learn me

Discussion in 'Goat Frenzy' started by countryboy, Jan 28, 2009.

  1. countryboy

    countryboy New Member

    Dec 7, 2008
    So I go down to goat sense and it does not have or let me start new thread. My question is about castating a buckling. Why do you have to cut the bottom of sac, pull the balls out and cut? Then you can cut the extra skin. Don't mean to be mean, but why can't you just cut the whole thing off?
  2. BeeLady

    BeeLady New Member

    Part of it has to do with the number of blood vessels involved and their various sizes. My board-certified-urologist husband castrates our calves and sometimes there is a lot of bleeding no matter how carefully the testicles are removed. He cuts one at a time. The bottom of the scrotum that is removed accounts for little of the bleeding. You don't remove the rest of the scrotum once the testicles are removed. The bottom will close and heal on its own eventually.

    I know that he is able to put a clamp on the "bleeders" after he removes a testicle. Just slicing the scrotum off near the top of the scrotum would not give you that chance. In addition, you don't want to actually cut or slice but more or less "scrape" the spermatic cords to control the bleeding. A straight cut will bleed more. There are probably more web sites on proper surgical castration of cattle, which would demonstrate this.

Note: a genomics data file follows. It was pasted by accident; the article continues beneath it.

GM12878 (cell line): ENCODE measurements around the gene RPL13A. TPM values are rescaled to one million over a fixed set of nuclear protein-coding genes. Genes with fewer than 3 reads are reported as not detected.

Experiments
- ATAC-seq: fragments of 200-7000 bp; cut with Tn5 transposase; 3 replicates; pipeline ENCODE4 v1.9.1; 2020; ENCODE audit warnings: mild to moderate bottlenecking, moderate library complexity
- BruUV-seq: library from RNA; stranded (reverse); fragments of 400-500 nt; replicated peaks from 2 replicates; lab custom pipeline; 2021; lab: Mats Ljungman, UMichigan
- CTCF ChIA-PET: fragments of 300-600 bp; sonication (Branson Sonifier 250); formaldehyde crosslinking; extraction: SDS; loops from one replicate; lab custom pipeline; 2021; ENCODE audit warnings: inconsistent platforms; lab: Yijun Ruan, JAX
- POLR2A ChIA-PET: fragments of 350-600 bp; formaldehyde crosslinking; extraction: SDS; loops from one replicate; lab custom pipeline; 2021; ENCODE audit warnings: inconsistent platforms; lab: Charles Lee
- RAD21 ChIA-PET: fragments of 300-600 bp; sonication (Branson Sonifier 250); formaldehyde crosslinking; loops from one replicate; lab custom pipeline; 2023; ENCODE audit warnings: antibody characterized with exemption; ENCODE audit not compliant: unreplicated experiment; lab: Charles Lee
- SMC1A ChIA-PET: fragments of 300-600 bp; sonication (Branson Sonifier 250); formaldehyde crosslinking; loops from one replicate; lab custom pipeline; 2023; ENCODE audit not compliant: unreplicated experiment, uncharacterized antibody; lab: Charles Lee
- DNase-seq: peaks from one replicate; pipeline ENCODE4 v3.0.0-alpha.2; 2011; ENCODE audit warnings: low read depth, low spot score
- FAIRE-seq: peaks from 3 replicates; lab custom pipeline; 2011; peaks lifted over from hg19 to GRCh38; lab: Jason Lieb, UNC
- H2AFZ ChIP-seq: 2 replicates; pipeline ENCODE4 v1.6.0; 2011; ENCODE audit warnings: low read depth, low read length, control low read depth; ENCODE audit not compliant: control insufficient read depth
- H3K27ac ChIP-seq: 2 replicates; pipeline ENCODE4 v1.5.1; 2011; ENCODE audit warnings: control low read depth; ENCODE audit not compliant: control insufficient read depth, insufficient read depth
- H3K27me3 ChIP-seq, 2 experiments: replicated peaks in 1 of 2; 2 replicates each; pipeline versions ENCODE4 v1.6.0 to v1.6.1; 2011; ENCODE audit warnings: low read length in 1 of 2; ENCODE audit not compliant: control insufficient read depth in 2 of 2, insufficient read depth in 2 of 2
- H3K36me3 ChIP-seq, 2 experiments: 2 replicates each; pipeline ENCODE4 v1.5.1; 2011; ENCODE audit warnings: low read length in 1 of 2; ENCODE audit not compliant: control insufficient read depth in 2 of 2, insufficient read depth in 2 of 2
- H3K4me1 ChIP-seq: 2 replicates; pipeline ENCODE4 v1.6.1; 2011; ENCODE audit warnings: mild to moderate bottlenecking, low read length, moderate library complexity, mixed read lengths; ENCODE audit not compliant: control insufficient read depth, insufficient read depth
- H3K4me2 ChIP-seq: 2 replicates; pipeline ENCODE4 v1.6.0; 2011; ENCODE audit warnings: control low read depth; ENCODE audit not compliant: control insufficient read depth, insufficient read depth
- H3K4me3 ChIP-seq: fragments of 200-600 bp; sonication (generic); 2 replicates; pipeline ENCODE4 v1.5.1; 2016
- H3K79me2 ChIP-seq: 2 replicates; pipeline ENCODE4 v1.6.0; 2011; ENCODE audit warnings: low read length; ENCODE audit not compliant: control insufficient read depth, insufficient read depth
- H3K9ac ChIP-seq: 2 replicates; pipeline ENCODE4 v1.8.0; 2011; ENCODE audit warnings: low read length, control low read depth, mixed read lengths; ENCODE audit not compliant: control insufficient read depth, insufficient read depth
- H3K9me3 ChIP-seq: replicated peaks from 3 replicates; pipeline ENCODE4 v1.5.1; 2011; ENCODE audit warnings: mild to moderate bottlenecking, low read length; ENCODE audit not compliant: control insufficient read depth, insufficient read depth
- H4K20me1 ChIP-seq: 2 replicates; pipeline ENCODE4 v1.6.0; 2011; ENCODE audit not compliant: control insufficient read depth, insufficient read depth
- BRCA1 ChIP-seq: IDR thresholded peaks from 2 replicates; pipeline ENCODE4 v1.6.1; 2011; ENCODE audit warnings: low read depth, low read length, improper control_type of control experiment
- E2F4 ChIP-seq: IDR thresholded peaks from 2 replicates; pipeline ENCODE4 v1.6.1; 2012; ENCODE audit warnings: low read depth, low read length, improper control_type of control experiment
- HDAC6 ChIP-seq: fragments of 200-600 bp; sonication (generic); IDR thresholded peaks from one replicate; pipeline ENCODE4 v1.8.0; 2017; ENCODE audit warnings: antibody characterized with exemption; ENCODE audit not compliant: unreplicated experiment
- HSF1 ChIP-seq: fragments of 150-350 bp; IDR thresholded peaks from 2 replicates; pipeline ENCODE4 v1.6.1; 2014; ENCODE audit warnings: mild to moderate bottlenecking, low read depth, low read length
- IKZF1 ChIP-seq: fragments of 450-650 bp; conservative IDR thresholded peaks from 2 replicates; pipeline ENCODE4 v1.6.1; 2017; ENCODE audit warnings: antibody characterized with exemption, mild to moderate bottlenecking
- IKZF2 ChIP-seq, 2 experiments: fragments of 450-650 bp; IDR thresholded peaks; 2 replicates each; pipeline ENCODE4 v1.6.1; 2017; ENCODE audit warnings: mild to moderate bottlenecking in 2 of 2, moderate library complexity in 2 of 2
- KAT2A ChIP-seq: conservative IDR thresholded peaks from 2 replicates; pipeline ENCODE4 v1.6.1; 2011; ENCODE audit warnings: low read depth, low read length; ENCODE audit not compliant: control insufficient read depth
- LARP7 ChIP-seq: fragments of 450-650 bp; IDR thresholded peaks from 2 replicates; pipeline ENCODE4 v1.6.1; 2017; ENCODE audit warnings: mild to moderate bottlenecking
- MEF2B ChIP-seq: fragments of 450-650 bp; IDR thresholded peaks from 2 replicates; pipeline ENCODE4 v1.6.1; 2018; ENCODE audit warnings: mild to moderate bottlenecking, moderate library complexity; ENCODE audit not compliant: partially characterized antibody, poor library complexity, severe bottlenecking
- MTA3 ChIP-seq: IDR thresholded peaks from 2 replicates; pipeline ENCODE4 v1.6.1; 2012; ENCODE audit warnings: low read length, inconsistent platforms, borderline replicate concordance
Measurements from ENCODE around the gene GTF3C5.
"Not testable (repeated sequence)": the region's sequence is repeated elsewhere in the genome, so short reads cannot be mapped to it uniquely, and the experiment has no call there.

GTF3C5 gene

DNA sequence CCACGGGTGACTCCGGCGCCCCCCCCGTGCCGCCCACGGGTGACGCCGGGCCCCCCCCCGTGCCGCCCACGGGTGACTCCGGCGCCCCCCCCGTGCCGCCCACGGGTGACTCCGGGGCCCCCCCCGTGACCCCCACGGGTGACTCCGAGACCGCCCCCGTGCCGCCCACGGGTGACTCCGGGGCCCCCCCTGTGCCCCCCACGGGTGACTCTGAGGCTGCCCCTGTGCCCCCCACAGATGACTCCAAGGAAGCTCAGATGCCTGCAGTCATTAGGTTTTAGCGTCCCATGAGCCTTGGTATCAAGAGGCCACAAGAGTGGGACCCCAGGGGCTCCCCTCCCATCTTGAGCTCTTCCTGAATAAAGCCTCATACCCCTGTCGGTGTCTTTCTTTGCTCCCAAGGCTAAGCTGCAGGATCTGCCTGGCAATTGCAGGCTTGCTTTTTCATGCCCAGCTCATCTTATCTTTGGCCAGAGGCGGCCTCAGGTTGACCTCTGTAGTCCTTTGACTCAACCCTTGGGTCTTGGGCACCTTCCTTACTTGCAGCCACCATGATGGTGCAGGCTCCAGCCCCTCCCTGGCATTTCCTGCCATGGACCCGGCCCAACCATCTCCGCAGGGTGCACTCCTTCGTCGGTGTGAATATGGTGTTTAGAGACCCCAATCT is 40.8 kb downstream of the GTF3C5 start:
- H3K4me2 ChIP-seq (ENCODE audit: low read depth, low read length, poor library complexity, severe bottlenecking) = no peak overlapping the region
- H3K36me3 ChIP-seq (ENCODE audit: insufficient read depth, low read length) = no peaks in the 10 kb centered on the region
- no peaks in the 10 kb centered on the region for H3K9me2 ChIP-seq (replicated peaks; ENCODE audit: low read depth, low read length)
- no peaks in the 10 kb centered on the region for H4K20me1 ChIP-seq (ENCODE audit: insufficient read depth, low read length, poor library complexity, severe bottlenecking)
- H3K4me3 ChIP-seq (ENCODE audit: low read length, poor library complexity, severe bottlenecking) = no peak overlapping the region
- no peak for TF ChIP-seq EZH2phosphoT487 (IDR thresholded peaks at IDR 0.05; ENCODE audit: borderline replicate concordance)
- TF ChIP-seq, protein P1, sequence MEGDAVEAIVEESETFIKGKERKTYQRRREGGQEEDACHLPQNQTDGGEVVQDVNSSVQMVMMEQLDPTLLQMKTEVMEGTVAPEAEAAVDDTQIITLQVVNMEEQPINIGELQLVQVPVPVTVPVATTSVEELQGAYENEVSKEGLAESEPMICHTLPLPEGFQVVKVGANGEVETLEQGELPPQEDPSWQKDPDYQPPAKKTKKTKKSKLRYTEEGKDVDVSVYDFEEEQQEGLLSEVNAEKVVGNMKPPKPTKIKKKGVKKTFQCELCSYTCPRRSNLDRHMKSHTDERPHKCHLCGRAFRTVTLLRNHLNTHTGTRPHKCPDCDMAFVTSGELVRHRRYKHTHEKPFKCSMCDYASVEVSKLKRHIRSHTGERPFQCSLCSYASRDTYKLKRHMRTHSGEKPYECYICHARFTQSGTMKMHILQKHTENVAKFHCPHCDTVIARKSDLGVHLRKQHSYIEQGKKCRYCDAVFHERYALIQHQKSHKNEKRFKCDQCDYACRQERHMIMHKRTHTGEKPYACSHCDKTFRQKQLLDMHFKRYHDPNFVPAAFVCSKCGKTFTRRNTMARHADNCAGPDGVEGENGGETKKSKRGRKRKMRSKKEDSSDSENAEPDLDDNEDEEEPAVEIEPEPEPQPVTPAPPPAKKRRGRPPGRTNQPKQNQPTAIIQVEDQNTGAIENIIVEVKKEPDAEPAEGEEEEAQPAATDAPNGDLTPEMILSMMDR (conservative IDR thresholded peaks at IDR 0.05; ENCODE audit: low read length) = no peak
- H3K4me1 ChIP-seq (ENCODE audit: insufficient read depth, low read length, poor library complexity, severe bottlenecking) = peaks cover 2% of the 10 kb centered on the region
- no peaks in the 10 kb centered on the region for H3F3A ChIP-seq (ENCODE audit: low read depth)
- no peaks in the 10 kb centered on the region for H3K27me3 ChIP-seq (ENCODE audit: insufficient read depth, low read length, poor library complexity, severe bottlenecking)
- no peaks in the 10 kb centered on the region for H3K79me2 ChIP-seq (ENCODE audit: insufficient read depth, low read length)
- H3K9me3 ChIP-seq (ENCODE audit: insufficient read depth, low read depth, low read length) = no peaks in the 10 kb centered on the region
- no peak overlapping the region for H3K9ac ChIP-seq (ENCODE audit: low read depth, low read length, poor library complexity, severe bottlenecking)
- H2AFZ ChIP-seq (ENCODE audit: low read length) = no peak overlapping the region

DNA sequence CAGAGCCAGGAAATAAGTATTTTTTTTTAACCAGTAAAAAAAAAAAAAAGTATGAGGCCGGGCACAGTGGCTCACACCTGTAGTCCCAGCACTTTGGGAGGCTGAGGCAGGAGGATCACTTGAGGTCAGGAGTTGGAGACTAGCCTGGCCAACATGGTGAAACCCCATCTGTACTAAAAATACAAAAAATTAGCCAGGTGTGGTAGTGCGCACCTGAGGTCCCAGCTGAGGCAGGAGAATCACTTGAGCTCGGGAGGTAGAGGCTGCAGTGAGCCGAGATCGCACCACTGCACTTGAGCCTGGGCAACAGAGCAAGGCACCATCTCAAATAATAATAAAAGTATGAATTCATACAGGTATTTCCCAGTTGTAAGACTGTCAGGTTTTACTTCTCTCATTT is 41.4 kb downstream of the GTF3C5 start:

I plan on using an emasculator, bloodless castrator, burdizzo on my goats. With their smaller size I think this would be just as effective. I'll be doing 5 or 10 lb kids versus 250 lb or greater calves (or at the minimum a day-old 80 pound weakling calf.)

  3. liz

    liz Well-Known Member

    Oct 5, 2007
    Shelocta PA
    :thumb: Lauren....perfect reply! This is why I choose banding! LOL